SCB's Strategic Policy Priorities
The Society for Conservation Biology's Board of Governors evaluates and sets priority areas of work for the SCB policy program. The following are the five current priorities for the policy program:
Climate Change – Climate change is already affecting biodiversity around the world and is anticipated to threaten countless species with extinction in the years to come. SCB promotes policies at the state, federal, and international levels to reduce emissions of greenhouse gasses, mitigate the future impacts of climate change, and ensure that biological diversity is conserved as we adapt to climate change. Learn more.
Scientific Integrity - Many domestic and international environmental laws contain legal mandates that require that the best available science inform and drive policies regarding the protection of the environment, including biological diversity. SCB monitors the actions of the U.S. Government, and where capacity exists, other governments around the world to ensure that the best available science regarding the conservation of biodiversity is the primary basis for conservation policies and is not subverted by improper pressures. Learn more.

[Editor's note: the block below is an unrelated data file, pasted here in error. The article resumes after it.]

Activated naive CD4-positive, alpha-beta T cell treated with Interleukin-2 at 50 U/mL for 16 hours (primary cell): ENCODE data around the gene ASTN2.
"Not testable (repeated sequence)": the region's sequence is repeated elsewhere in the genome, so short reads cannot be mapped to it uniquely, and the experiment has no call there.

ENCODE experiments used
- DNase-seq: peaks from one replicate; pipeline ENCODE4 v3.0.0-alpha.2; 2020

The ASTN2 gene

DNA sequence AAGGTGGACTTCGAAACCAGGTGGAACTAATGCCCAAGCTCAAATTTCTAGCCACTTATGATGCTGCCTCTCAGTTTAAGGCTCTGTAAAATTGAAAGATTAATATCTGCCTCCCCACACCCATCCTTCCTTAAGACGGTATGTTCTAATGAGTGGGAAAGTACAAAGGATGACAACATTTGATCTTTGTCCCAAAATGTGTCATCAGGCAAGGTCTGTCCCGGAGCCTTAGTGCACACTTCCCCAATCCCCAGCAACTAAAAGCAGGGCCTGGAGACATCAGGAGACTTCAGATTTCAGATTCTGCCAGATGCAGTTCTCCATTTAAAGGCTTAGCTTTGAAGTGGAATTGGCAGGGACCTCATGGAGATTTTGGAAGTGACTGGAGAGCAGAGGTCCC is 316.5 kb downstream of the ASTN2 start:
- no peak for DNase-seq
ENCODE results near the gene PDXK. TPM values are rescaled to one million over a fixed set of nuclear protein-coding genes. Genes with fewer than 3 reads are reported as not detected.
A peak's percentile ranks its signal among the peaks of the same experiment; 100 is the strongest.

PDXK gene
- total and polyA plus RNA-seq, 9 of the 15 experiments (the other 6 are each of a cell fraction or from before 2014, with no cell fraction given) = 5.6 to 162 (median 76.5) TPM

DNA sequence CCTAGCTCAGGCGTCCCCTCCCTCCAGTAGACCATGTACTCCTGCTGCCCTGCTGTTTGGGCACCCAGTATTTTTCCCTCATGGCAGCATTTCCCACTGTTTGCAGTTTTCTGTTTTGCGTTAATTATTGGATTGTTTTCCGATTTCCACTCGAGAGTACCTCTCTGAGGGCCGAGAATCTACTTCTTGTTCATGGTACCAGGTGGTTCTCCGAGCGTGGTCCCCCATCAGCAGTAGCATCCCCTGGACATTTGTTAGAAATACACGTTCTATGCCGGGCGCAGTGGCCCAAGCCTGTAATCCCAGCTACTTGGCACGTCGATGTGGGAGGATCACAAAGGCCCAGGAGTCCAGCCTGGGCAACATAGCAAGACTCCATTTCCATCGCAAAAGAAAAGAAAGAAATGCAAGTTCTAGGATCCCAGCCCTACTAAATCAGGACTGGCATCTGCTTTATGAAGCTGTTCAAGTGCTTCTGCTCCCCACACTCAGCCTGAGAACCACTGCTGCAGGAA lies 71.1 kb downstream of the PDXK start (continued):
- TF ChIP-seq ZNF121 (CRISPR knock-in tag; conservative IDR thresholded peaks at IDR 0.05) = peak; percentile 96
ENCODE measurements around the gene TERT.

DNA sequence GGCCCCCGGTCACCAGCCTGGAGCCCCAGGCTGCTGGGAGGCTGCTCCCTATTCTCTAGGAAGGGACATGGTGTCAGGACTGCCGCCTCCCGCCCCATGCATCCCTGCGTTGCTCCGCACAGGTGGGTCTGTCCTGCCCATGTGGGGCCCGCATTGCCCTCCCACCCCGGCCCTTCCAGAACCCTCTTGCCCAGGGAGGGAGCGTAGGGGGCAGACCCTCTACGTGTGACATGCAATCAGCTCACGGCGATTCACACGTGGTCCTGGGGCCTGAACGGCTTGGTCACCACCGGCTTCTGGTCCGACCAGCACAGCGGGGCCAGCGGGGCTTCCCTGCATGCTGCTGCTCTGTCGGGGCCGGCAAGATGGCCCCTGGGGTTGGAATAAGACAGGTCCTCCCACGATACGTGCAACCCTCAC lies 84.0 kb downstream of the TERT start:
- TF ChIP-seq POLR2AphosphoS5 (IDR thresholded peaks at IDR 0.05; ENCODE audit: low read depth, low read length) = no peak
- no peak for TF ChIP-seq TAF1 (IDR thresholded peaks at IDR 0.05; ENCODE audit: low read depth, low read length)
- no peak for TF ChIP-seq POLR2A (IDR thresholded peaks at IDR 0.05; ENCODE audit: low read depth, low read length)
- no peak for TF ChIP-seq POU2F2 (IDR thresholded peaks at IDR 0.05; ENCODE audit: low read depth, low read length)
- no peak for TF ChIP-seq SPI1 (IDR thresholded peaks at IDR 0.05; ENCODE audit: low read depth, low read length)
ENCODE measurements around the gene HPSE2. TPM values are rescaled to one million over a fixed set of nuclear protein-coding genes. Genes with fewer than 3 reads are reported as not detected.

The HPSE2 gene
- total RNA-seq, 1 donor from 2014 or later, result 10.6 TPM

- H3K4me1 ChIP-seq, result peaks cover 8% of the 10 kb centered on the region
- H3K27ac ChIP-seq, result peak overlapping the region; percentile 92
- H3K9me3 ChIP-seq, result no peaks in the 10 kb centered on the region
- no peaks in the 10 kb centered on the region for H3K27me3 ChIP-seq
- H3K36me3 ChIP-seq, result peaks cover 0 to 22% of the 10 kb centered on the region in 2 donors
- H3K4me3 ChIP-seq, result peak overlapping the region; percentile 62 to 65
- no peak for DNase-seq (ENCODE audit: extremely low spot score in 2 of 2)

Treaties – Many international agreements have significant effects on biodiversity. Conservation agreements can empower scientists to enforce effective conservation policies. SCB works to strengthen key international treaties including the Convention on Biological Diversity, the Convention on Migratory Species, the Convention on International Trade in Endangered Species, and the recently established Intergovernmental Panel on Biodiversity and Ecosystem Services. Learn more.
Biological Security – A nation's security is often undermined by poorly controlled trade and the introduction of invasive species. Proper practices can prevent both threats. SCB works to promote policies that control the transport and importation of invasive species and the illegal or unsustainable trade in plant and animal species. Learn more.
Green Investing – "Green" certification within an industry or an investment approach does not necessarily ensure that biodiveristy is considered or protected. By helping to leverage the investments of responsible corporations, investors, and consumers, we can reduce our environmental footprint and improve biodiversity policies and practices. Learn more.